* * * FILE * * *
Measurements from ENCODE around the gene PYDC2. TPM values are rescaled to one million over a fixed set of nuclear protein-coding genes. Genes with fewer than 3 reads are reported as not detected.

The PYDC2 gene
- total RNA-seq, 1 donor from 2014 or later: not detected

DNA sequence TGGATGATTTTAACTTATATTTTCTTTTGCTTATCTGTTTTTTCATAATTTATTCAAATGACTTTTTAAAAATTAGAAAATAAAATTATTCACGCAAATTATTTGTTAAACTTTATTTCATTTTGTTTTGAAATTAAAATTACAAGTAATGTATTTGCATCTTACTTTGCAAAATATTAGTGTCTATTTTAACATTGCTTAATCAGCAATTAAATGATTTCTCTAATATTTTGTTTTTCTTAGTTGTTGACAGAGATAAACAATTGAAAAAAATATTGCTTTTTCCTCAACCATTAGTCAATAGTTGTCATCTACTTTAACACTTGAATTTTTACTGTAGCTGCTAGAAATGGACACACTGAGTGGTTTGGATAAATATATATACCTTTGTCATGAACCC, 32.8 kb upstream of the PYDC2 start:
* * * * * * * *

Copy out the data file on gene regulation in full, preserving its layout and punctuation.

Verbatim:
Measurements from ENCODE around the gene PYDC2. TPM values are rescaled to one million over a fixed set of nuclear protein-coding genes. Genes with fewer than 3 reads are reported as not detected.

The PYDC2 gene
- total RNA-seq, 1 donor from 2014 or later: not detected

DNA sequence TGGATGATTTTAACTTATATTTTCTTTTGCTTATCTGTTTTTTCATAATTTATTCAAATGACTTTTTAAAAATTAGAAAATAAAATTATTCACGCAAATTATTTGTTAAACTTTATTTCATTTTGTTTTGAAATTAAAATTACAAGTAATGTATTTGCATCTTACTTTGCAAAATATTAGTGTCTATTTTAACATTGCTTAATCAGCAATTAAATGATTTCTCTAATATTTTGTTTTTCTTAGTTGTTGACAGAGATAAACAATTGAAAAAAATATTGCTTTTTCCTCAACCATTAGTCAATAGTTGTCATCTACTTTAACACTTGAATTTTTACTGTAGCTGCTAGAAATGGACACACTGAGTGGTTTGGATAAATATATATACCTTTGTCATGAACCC, 32.8 kb upstream of the PYDC2 start: